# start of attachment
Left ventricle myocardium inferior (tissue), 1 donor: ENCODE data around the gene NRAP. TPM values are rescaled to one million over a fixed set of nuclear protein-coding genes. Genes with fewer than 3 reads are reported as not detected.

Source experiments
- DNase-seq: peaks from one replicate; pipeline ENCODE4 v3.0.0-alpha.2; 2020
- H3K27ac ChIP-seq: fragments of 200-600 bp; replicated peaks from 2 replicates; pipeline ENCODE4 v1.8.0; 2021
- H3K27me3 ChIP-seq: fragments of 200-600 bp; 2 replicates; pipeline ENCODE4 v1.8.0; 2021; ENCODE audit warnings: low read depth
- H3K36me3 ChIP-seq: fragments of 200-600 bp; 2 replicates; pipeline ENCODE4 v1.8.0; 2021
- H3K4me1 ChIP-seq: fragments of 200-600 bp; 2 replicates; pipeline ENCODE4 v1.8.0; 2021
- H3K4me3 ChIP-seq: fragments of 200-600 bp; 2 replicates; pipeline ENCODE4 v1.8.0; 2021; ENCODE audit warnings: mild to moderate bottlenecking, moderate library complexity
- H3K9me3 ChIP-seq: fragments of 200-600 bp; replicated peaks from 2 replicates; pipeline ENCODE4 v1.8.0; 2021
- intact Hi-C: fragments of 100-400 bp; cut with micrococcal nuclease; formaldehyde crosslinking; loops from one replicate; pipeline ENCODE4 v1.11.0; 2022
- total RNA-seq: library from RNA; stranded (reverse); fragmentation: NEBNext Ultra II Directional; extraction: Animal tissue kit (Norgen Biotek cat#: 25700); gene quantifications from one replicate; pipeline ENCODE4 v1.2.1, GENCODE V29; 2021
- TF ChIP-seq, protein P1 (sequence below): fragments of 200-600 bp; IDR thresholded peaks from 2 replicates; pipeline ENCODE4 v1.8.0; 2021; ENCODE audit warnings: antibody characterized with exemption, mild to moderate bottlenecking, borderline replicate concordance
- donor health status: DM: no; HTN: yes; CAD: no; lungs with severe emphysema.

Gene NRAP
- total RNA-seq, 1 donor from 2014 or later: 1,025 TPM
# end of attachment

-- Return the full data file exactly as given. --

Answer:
Left ventricle myocardium inferior (tissue), 1 donor: ENCODE data around the gene NRAP. TPM values are rescaled to one million over a fixed set of nuclear protein-coding genes. Genes with fewer than 3 reads are reported as not detected.

Source experiments
- DNase-seq: peaks from one replicate; pipeline ENCODE4 v3.0.0-alpha.2; 2020
- H3K27ac ChIP-seq: fragments of 200-600 bp; replicated peaks from 2 replicates; pipeline ENCODE4 v1.8.0; 2021
- H3K27me3 ChIP-seq: fragments of 200-600 bp; 2 replicates; pipeline ENCODE4 v1.8.0; 2021; ENCODE audit warnings: low read depth
- H3K36me3 ChIP-seq: fragments of 200-600 bp; 2 replicates; pipeline ENCODE4 v1.8.0; 2021
- H3K4me1 ChIP-seq: fragments of 200-600 bp; 2 replicates; pipeline ENCODE4 v1.8.0; 2021
- H3K4me3 ChIP-seq: fragments of 200-600 bp; 2 replicates; pipeline ENCODE4 v1.8.0; 2021; ENCODE audit warnings: mild to moderate bottlenecking, moderate library complexity
- H3K9me3 ChIP-seq: fragments of 200-600 bp; replicated peaks from 2 replicates; pipeline ENCODE4 v1.8.0; 2021
- intact Hi-C: fragments of 100-400 bp; cut with micrococcal nuclease; formaldehyde crosslinking; loops from one replicate; pipeline ENCODE4 v1.11.0; 2022
- total RNA-seq: library from RNA; stranded (reverse); fragmentation: NEBNext Ultra II Directional; extraction: Animal tissue kit (Norgen Biotek cat#: 25700); gene quantifications from one replicate; pipeline ENCODE4 v1.2.1, GENCODE V29; 2021
- TF ChIP-seq, protein P1 (sequence below): fragments of 200-600 bp; IDR thresholded peaks from 2 replicates; pipeline ENCODE4 v1.8.0; 2021; ENCODE audit warnings: antibody characterized with exemption, mild to moderate bottlenecking, borderline replicate concordance
- donor health status: DM: no; HTN: yes; CAD: no; lungs with severe emphysema.

Gene NRAP
- total RNA-seq, 1 donor from 2014 or later: 1,025 TPM